The value of “connected agriculture” in making life easier for farmers, and helping them reduce the environmental impact of their practices, is no longer unproven.
Author Philippe Stoop recently wrote in an article published by European Scientist, that another of the advantages of digital agriculture is beginning to emerge: “by producing large amounts of data of near- research quality, it helps align agronomic and zoo-technical research closer to farmers’ requirements, and could better inform agricultural public policies.”
According to Stoop, digital agriculture is a concept which is beginning to reach grass-roots level, as the high visibility of the subject at the Paris Agriculture Fair demonstrated. In the gloomy atmosphere generated by the feeling of “agri-bashing” experienced by many farmers, it was one of the few subjects that gave a positive and attractive picture of recent developments in agriculture.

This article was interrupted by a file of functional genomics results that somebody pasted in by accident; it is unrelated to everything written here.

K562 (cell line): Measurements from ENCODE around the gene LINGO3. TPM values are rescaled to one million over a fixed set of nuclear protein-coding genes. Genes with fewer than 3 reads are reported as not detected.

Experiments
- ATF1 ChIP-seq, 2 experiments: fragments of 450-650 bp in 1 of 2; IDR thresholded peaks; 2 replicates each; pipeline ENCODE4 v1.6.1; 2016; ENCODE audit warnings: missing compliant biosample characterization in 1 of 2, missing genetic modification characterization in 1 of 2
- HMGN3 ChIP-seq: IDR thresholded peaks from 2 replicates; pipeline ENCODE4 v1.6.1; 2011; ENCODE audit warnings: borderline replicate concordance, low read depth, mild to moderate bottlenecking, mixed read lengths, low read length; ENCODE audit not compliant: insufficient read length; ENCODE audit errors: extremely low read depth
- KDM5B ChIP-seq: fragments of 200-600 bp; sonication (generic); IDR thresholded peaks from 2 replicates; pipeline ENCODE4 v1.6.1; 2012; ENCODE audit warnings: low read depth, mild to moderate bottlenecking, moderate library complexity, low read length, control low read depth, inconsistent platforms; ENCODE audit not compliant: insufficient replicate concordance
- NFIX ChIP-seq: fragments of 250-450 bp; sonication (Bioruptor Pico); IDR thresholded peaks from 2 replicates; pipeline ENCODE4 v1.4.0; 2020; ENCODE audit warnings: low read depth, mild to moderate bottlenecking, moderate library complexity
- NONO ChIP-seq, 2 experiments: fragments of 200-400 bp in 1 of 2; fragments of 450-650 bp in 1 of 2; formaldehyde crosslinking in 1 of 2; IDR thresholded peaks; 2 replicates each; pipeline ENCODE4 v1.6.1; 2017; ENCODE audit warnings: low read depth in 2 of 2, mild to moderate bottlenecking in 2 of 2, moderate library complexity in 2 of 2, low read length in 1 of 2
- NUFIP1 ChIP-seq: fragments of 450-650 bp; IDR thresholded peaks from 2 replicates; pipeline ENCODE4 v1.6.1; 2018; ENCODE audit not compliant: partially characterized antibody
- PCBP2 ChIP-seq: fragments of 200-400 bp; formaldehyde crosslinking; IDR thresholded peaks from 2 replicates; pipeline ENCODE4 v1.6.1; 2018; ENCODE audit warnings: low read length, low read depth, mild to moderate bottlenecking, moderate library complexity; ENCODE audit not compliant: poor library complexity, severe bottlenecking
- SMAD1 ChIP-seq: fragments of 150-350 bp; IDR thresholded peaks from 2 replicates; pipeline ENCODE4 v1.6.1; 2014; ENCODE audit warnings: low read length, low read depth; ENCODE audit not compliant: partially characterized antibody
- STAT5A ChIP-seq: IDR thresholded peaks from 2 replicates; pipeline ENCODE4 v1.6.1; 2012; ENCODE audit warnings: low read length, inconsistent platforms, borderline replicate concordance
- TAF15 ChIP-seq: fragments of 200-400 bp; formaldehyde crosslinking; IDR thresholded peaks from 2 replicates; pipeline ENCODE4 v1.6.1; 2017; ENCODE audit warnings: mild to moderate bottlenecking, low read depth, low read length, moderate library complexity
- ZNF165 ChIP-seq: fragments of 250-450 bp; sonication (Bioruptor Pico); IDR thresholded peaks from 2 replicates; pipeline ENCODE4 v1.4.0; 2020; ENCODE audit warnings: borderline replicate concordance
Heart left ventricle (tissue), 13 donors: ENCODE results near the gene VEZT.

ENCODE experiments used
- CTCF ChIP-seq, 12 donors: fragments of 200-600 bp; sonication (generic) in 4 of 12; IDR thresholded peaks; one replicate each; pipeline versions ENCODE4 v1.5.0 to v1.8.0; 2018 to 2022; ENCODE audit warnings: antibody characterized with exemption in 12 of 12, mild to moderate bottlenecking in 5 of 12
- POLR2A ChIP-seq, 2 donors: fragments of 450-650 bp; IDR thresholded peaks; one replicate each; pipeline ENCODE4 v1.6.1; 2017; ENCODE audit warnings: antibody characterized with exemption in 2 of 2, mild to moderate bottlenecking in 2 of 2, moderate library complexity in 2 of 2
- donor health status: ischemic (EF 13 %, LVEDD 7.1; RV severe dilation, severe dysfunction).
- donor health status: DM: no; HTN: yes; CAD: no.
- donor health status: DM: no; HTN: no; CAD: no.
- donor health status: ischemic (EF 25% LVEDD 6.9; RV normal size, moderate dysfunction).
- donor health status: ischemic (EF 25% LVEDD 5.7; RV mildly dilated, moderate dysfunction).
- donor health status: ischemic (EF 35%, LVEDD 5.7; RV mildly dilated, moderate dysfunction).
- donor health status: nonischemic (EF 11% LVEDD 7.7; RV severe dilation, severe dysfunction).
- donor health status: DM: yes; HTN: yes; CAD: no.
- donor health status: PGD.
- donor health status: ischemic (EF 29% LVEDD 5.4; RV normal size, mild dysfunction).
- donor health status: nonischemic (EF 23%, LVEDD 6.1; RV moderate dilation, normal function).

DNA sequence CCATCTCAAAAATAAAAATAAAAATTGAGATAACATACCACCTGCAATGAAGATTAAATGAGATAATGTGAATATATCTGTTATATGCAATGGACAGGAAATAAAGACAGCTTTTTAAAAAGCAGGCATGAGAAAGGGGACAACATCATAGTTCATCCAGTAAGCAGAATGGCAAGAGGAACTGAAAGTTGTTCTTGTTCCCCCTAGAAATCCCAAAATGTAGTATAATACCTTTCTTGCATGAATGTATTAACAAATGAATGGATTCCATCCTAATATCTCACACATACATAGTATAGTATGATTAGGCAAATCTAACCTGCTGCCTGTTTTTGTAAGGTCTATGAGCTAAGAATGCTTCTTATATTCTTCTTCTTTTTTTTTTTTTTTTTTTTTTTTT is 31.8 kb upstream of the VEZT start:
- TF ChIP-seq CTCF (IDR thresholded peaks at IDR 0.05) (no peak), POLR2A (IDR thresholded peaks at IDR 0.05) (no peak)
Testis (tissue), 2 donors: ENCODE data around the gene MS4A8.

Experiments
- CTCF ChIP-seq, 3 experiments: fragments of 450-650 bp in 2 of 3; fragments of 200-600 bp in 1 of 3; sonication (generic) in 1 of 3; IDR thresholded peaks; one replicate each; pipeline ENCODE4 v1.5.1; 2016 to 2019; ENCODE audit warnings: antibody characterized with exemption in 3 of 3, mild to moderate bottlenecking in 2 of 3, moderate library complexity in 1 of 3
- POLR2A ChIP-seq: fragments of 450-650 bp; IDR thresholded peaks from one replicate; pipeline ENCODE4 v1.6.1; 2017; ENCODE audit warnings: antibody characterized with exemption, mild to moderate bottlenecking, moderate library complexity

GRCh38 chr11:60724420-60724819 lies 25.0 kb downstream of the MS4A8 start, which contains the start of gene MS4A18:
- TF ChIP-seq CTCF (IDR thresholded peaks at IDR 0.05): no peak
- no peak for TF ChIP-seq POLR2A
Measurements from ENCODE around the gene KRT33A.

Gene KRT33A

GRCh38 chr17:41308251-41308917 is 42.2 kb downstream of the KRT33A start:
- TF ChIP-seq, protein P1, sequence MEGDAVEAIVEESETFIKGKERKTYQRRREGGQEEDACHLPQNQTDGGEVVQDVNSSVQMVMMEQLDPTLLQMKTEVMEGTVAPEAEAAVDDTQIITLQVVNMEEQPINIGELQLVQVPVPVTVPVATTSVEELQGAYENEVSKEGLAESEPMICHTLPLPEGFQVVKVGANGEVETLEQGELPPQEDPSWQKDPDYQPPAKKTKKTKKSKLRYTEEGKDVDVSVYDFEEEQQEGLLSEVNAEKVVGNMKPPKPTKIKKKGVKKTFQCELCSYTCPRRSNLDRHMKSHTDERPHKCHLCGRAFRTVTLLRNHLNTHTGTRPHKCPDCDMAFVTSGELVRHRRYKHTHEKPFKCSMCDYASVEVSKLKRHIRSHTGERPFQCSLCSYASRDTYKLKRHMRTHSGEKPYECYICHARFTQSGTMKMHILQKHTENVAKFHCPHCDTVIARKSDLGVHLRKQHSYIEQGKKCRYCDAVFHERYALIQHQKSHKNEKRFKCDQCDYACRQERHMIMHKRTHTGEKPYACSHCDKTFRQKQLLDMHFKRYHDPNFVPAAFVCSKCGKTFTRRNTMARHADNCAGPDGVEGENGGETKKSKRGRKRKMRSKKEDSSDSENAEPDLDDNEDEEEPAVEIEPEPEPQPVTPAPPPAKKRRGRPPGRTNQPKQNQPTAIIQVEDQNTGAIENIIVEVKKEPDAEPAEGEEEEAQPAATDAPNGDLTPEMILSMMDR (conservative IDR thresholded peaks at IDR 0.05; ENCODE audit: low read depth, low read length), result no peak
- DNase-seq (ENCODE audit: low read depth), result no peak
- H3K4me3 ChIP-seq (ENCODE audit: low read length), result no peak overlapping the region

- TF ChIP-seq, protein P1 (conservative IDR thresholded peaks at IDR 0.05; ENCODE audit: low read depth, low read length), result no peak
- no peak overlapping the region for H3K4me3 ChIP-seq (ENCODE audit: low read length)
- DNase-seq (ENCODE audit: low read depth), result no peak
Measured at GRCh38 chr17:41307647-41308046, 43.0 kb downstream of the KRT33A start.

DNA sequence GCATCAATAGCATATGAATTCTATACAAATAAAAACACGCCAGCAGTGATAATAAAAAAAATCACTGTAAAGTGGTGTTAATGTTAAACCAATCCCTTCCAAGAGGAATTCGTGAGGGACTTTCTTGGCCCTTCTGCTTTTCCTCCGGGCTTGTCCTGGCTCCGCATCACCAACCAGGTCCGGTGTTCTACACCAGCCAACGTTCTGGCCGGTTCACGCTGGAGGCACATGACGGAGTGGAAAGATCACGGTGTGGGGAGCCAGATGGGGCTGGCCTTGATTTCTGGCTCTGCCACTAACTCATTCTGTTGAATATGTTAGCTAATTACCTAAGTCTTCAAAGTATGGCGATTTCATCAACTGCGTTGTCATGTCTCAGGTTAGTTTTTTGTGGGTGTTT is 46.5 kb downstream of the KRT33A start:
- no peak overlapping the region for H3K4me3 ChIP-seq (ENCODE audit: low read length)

Digital farming tools were first designed to make life easier for farmers (GPS guidance, herd monitoring sensors), and to help them optimise their farming practices on an environmental level (connected weather stations, crop models used to optimise input usage). They have also strengthened ties with the consumer, who, thanks to the development of traceability and social networks, can now put a face and a name to the food he buys.
More behind the scenes, connected agriculture is also beginning to have a new beneficial effect, which could in future play an even more positive role for the agricultural world: bringing farmers closer to the research world… and as a result to the policy makers who make use of it.